By Jim O'Leary
An e-mail newsletter for and about Waverly people, used with permission in the HLW Herald and on this web site.
Jan. 20, 2003
I have the best job in the world
I have the best job in the world.
The holiday greetings I have received from you and the compliments you pay me every week by reading my columns over the last two years have made it so.
I can now say, along with W.B. Yeats:
"Think where man's glory most begins and ends, and say my glory was I had such friends."
Meanwhile, "Horseman, pass by!"
Dr. Martin Luther King
"Has anybody here seen our old friend, Martin? Can't you tell me where he's gone?
"He freed a lot of people, but they say the good die young . . .
"Abraham, Martin, Bobby, and John."
Today we celebrate his birthday. There are so many quotations of his that have shaped our thinking over the past 34 years that it is hard to choose only one.
I think my favorite is: "Darkness cannot drive out darkness; only light can do that. Hate cannot drive out hate; only love can do that."
The Seattle Times ran a forum for its readers this month to answer the question what they thought the impact of Martin Luther King, Jr. was on their community and how would they characterize race relations today.
Here are some of the answers:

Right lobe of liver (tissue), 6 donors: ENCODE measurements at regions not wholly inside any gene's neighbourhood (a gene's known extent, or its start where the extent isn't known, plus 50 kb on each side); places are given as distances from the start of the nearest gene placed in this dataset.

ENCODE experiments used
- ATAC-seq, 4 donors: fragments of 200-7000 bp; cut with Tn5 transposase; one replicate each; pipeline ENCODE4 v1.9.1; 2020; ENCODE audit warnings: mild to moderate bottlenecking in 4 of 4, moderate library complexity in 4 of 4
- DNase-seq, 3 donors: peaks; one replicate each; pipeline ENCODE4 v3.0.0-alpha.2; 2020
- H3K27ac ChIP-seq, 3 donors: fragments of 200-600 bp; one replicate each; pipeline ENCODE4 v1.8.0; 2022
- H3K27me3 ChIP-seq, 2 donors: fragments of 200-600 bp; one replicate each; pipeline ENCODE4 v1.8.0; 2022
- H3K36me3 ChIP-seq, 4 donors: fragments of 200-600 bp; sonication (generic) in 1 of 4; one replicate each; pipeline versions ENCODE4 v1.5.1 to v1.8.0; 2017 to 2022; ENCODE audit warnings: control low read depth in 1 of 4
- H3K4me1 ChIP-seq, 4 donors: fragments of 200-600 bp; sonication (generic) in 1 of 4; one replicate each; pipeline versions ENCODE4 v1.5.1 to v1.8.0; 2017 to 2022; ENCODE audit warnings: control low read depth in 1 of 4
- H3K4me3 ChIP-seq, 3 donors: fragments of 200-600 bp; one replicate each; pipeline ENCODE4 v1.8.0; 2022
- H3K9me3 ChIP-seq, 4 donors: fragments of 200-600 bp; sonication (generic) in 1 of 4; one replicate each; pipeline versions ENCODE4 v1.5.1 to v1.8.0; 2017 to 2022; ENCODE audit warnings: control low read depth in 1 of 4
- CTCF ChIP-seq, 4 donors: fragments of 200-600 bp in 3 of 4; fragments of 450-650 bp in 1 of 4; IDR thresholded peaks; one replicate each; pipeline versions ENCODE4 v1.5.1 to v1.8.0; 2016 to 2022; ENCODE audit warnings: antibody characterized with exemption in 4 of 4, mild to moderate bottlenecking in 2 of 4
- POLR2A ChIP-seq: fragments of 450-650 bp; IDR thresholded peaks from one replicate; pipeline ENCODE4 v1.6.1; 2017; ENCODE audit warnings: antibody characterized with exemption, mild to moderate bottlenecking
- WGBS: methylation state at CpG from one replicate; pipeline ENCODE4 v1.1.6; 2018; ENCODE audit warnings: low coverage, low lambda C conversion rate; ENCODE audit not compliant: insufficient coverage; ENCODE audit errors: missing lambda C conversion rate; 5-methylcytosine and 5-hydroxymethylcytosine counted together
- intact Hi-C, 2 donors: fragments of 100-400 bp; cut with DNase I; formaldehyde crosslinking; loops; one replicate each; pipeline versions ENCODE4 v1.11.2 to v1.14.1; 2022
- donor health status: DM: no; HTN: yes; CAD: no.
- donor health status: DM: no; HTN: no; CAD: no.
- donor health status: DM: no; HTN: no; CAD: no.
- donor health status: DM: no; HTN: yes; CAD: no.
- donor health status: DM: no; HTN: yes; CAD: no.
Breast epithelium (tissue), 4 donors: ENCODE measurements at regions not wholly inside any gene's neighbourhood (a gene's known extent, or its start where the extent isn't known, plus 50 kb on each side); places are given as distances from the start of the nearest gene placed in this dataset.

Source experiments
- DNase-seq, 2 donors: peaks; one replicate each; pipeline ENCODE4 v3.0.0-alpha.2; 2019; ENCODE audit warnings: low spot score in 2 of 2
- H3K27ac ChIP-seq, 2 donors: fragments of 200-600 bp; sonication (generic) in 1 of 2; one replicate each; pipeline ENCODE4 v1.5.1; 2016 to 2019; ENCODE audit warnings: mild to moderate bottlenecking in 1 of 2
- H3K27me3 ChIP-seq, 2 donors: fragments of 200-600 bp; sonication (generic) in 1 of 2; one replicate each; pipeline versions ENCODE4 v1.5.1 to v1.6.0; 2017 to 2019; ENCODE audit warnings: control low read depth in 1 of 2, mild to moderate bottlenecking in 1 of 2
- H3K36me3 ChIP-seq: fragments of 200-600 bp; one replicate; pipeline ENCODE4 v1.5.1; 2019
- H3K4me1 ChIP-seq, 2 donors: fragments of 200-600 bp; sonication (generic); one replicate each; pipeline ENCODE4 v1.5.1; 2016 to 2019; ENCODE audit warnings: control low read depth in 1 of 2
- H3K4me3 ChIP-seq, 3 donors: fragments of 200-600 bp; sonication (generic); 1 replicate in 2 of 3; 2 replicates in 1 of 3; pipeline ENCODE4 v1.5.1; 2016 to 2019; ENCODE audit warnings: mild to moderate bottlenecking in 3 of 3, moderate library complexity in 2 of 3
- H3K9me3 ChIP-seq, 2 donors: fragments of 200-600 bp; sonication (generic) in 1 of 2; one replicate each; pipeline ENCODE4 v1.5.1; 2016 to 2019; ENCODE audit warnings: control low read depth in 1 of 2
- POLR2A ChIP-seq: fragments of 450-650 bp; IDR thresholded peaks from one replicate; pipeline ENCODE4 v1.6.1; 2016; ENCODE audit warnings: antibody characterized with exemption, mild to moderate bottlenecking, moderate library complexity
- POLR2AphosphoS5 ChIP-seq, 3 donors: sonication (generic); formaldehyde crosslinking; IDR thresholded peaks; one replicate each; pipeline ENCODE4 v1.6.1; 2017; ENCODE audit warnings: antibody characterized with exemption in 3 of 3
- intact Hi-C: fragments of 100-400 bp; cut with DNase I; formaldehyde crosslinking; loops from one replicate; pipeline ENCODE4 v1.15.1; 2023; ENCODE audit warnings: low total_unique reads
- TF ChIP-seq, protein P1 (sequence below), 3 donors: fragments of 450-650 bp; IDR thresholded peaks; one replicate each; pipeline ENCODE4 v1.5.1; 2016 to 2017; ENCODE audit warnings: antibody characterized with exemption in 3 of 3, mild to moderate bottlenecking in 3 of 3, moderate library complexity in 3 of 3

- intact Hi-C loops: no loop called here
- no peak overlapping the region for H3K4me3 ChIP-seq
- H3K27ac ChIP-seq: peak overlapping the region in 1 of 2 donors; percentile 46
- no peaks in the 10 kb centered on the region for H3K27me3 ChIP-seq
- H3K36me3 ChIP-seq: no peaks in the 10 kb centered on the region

"I am a 22-year-old student who grew up in South Carolina in a small town where there is still a separate prom for whites and blacks.
"At the time I was in high school, I never realized that I was living in a racist society. It was all I knew and thus never felt compelled to do anything to change it.
"Sure, we studied Martin Luther King, but more in terms of something that happened before we were born. I was never encouraged to relate the events of the civil rights movement to my own life in South Carolina.
"It wasn't until I left the south for college that I fully comprehended that there was still a real problem in my home town.
"I think we should all let the passion of Martin Luther King inspire us to stand up and make a difference, whether it be trying to integrate the high school prom in your home town or accomplish anything else that you feel strongly about . . . That way we can share his dream."